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England

Canary in a Coal Mine

Beginning in 1911, miners in Great Britain carried a canary in a cage with them down into the mines. Why? Carbon monoxide can build to deadly levels, and it has no smell. If the canary weakened or stopped singing, miners knew to get out of the mine — and quickly. Why use a bird instead of, say, a... read more »

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Topics & Themes:  history

The Robin's Namesake

Like the American Robin, the European Robin is a bird of yards and gardens. But it’s not much bigger than a chickadee. The robin’s likeness turns up everywhere from Mother Goose rhymes, Peter Rabbit stories, and whiskey labels to postage stamps and Christmas cards. On at least two occasions, the ... read more »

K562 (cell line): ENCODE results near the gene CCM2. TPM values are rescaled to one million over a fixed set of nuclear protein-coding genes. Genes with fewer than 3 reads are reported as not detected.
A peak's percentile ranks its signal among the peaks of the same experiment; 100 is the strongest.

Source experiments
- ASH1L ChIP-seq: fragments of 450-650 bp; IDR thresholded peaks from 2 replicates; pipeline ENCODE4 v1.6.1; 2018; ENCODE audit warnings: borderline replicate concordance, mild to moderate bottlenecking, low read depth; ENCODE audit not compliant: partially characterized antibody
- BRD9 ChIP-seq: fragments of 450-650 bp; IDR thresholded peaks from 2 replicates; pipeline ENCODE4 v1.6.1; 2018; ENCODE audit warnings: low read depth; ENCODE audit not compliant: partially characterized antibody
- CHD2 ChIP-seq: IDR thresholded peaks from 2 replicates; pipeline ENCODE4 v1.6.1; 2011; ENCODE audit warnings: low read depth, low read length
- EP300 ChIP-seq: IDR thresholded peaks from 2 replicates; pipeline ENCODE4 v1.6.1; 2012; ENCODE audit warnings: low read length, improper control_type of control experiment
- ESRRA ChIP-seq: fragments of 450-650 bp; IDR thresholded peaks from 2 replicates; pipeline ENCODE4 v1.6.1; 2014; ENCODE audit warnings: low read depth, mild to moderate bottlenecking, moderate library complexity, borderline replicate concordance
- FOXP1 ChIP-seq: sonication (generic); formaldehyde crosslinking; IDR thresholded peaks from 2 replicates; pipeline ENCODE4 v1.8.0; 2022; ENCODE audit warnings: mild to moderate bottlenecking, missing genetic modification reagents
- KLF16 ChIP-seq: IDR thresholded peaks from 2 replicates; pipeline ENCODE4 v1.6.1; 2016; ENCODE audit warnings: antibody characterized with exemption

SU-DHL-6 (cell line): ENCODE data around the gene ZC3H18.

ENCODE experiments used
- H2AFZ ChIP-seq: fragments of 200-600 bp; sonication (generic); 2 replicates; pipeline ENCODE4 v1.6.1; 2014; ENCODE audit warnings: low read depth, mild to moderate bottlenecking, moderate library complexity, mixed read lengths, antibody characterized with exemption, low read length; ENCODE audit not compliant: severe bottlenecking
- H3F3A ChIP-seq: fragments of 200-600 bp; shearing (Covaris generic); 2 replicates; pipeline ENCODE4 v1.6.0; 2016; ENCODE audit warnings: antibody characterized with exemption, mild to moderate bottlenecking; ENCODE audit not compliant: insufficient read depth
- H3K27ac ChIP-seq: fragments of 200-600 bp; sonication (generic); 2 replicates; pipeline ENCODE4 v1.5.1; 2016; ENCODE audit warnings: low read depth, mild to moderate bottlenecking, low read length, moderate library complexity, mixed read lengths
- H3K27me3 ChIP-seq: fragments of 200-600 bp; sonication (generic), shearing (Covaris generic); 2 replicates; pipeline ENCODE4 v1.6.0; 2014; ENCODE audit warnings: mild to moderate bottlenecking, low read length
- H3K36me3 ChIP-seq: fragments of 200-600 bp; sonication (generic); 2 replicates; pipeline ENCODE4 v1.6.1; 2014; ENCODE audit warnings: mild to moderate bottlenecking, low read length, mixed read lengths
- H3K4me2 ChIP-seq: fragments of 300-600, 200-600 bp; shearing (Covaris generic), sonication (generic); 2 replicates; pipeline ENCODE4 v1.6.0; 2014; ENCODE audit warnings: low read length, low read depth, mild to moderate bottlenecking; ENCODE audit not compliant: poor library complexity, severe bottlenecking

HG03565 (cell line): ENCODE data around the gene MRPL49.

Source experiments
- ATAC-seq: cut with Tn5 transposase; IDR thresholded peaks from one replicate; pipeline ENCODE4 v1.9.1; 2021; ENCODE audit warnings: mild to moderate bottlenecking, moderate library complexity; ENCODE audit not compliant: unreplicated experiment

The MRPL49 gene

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Topics & Themes:  history

Great Tits Learn Via Social Networks

Many years ago in the United Kingdom, milk was delivered in bottles with foil caps. But birds of several species learned how to peck through the foil to get at the cream. How did they do it? To find out, investigators recently conducted a series of experiments involving Great Tits. Males were... read more »

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Topics & Themes:  science

Wimbledon Raptors - And Pigeons

Wimbledon is legendary: the verdant green of the courts, the throngs of fans in sun hats, sightings of royalty ... and lots of pigeons. Since the tennis tournament at the All England Club began in 1877, pigeons nested in the stands and generally made a mess of things. Today, though, very few... read more »

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Topics & Themes:  human interaction
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